Picture this: You and 15 of your closest friends in a château in the Champaign region of France for one week. This was lucky enough to be me just a few weeks ago, celebrating the 40th birthday of one of my dear friends. When I got the invitation, I will confess that I was excited for many reasons, one being the opportunity once again to experiment on my friends' eating habits for a whole week. Imagine me rubbing my hands together plotting!
Don't worry. My friends are perfectly aware that they are part of these experiments. Thankfully, they have learned to humor me (every now and then they even come up with experiment ideas). For example, there was the time I invited friends to a party and set up two different trays of chocolate chip cookies. One tray had bite-size cookies and the other had regular-size cookies of the same kind. I wanted to do a real life experiment to test out the research that people tend to make food decisions based on size perception. This one played out just like the experiment suggested it would: People ate more of the small version. It's likely due to the perception that they were eating fewer calories. However, they end up eating enough to equal the same or more calories than the regular size cookie. Was this experiment scientifically sound? Not really. Was it fun and extremely interesting? Definitely.
Let's get back to France. Let me tell you about this group. It was comprised of three physicians, eight people in various health care roles, four people in corporate sales and one person in marketing. Needless to say, this was a very well-educated and smart group of people. For the first time, I truly wondered if they would fall for this experiment or not. In France, you are surrounded by the most exquisite desserts and exceptional food. I love M&M's, but they pale drastically in comparison to French Cuisine.
The experiment: In a nutshell, this experiment was all about location, location, location. Would these "subjects" eat more M&M's based entirely on where the M&M's were located in the chateau?
The theory: This experiment was loosely based on a clever study led by Dr. Brian Wansink. In this study, his research team put Hershey Kisses in a visible location on a desk or across the room in a cabinet. The idea is that when candy is in arms reach, we tend to eat it -- because it is right there and convenient. They found that significantly more Hershey Kisses were eaten when they were visible and close by.
Design: It was simple, really. I placed a jumbo bag of M&M's in the direct flow of traffic. See the photo below. This table is next to the front door. I placed another jumbo-sized M&M bag in the kitchen down the hall.
Did they fall for it? Hook, line and sinker.
The results: When placed in the direct traffic path, this jumbo sized bag of M&M's disappeared in less than 45 minutes. In contrast, when the bag was stationed in the kitchen, the bag lasted three days. When the "subjects" passed the bag in the foyer, people stopped and mindlessly took a handful and went on their way. They ate them, just because they were there in their traffic path. When they intentionally had to go get them, they were not worth the effort -- and they all knew the M&M's were in the kitchen.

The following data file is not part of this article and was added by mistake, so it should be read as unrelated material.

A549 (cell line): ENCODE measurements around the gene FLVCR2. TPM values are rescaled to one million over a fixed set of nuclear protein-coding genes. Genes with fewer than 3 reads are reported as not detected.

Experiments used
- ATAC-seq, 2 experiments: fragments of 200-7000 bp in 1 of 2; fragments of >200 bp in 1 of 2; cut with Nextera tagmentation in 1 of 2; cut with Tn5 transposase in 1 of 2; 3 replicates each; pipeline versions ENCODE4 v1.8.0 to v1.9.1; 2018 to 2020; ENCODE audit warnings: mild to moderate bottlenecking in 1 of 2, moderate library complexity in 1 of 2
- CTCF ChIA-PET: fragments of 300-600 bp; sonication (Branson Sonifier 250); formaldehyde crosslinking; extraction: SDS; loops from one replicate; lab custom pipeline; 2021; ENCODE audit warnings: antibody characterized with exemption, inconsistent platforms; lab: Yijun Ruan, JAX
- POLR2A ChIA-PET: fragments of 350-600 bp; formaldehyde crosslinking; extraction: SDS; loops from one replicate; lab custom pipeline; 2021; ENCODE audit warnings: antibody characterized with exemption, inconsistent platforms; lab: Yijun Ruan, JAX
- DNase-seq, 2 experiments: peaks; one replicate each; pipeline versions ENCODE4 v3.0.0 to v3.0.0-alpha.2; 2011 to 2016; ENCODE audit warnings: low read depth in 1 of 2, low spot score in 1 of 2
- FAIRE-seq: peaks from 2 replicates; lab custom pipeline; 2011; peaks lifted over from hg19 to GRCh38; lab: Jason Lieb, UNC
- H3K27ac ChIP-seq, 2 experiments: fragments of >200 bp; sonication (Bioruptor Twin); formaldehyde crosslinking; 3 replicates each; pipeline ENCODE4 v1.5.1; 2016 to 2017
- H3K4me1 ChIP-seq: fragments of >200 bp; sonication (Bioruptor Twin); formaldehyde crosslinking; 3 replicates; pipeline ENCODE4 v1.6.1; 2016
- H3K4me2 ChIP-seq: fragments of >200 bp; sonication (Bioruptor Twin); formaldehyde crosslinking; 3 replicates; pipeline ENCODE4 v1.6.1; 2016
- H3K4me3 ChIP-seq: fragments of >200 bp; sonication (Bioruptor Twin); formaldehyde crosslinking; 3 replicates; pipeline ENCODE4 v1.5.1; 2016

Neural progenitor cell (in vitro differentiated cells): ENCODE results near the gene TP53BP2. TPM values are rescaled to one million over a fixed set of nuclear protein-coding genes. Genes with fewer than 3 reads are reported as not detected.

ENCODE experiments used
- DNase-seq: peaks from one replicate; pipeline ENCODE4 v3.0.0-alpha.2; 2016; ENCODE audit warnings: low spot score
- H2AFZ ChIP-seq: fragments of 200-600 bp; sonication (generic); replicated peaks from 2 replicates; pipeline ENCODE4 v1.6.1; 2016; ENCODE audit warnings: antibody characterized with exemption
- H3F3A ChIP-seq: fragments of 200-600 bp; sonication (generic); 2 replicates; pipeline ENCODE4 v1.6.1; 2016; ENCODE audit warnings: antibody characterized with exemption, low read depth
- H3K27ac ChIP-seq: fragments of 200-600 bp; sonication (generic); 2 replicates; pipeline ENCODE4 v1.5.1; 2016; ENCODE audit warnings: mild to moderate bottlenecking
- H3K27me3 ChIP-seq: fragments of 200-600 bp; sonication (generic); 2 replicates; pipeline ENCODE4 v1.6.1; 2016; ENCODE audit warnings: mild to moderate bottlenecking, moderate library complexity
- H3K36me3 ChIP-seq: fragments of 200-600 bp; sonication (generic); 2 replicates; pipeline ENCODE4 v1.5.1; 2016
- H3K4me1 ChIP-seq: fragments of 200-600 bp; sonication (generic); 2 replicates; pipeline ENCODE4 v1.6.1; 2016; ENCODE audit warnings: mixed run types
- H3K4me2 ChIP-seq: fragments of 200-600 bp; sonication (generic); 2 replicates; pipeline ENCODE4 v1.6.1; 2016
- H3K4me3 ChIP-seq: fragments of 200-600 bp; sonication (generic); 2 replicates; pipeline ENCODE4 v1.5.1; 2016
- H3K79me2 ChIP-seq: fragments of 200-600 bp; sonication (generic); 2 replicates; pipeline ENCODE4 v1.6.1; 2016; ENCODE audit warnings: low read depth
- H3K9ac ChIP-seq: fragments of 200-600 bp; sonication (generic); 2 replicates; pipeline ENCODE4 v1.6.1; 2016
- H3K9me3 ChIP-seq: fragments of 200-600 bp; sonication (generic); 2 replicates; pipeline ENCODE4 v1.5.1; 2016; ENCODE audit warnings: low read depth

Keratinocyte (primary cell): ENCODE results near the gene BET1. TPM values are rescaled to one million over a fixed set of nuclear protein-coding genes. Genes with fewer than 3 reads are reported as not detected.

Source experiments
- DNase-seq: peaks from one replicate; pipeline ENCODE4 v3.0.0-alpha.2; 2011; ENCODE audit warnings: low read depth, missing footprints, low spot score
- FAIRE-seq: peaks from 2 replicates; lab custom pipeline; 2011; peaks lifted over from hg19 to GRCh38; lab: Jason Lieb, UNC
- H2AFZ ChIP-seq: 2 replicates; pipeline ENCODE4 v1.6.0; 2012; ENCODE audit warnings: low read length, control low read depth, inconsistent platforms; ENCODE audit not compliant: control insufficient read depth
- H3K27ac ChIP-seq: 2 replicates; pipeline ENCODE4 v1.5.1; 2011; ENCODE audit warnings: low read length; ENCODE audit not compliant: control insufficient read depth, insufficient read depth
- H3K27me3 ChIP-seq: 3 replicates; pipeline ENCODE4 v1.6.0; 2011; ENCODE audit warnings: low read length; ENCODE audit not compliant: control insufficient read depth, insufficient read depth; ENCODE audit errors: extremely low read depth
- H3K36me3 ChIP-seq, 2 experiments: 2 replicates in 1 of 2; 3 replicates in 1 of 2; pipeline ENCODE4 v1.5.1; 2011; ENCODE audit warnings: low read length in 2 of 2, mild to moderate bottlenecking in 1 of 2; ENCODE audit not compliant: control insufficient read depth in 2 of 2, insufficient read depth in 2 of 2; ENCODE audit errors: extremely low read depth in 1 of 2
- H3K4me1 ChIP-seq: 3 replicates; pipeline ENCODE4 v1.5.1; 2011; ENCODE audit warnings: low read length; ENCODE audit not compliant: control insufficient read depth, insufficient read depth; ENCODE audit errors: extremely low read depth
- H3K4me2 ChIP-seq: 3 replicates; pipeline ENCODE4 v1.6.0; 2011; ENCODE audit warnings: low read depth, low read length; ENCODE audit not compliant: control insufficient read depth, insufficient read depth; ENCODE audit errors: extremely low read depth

The lesson: Being smart doesn't protect you from being vulnerable to traps of mindless eating no matter where you are in the world.
The antidote: The antidote to mindless overeating and weight gain is a topic I cover extensively in my new book EatQ. It's written for the exact group of people that went on this trip -- smart, educated, busy, people who fall day after day for the tricky little situations that provoke us to mindlessly overeat -- like food being within arm's reach. EatQ talks about the deceptively-benign situations in daily life that trip up your eating and easy tricks to overcome them to lose weight and/or manage your weight (yes, really easy tricks!).
The EatQ Challenge: Play out this same experiment with yourself today. Don't let yourself fall for the location trap whether you are in France, your home, or your office.
Best wishes and Bon appétit!
Do you want to be my friend and be part of my sneaky food experiments too? I hope so! For now, we'll have to settle for being virtual friends. Click here to be my new "friend" (P.S. I'm offering free bonuses to friends who order EatQ before Sept. 25. Or stop feel free to stop by www.eatq.com to take a free EatQ quiz).
Dr. Susan Albers is a psychologist at the Cleveland Clinic and the author of six books on mindful eating. She has been quoted in the New York Times, Self, O Magazine, Shape, Fitness and on the Dr. Oz show. Learn more about Eat.Q: Unlock the Weight Loss Power of Emotional Intelligence on www.eatq.com.
For more by Dr. Susan Albers, click here.
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